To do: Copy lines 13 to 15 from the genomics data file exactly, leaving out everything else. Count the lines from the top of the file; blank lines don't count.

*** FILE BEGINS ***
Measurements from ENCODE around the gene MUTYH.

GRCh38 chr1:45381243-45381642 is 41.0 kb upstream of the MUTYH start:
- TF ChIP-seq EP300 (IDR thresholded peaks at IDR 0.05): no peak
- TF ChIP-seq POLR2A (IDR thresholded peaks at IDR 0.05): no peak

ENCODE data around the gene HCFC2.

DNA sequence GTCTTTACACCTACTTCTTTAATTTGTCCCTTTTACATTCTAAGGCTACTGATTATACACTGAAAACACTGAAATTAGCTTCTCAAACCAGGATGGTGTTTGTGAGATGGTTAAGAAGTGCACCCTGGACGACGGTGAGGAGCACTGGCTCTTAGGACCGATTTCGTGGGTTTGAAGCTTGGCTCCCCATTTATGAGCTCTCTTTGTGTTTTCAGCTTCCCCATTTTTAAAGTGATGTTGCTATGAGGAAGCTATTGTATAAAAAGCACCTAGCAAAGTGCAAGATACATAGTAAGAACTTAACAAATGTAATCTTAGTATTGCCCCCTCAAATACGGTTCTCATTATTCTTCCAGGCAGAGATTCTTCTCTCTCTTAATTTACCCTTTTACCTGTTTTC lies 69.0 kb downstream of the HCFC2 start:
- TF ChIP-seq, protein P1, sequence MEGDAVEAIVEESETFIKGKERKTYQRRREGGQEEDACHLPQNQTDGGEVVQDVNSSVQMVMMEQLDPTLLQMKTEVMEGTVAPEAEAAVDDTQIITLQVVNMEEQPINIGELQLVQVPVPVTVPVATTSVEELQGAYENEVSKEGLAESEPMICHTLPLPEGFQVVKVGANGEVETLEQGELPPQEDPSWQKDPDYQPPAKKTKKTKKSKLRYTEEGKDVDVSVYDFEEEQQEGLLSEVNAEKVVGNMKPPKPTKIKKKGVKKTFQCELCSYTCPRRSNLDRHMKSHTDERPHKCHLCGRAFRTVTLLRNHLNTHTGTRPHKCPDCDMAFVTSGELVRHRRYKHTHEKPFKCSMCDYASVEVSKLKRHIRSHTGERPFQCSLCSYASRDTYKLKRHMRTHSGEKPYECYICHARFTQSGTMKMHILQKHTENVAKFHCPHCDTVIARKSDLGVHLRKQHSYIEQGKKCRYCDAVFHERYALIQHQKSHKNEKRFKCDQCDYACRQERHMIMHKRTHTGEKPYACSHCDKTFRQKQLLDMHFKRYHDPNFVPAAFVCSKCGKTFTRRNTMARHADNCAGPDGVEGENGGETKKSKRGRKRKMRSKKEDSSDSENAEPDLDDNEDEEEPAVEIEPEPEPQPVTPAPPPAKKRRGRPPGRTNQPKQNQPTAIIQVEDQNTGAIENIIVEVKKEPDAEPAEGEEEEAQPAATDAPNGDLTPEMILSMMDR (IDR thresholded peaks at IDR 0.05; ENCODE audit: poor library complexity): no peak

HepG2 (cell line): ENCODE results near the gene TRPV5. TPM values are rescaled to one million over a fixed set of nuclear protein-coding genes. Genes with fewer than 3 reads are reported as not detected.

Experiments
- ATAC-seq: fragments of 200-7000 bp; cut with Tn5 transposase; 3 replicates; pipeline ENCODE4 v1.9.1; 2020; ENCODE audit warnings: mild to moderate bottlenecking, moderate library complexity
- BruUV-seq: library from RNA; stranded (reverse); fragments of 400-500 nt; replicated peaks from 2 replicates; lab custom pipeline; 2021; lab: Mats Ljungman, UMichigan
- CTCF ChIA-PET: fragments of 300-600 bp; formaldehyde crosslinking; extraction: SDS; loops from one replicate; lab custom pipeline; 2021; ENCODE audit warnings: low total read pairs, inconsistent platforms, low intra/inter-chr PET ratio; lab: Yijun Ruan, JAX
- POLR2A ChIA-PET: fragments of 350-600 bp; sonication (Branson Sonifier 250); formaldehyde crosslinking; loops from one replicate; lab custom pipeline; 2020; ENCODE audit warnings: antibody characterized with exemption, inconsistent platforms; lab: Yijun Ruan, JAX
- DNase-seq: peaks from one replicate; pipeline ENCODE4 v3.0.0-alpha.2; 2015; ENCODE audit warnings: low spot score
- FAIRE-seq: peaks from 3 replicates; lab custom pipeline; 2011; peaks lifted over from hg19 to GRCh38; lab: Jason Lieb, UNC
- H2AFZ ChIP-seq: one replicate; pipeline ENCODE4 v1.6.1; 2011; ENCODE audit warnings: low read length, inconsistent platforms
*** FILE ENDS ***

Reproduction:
- POLR2A ChIA-PET: fragments of 350-600 bp; sonication (Branson Sonifier 250); formaldehyde crosslinking; loops from one replicate; lab custom pipeline; 2020; ENCODE audit warnings: antibody characterized with exemption, inconsistent platforms; lab: Yijun Ruan, JAX
- DNase-seq: peaks from one replicate; pipeline ENCODE4 v3.0.0-alpha.2; 2015; ENCODE audit warnings: low spot score
- FAIRE-seq: peaks from 3 replicates; lab custom pipeline; 2011; peaks lifted over from hg19 to GRCh38; lab: Jason Lieb, UNC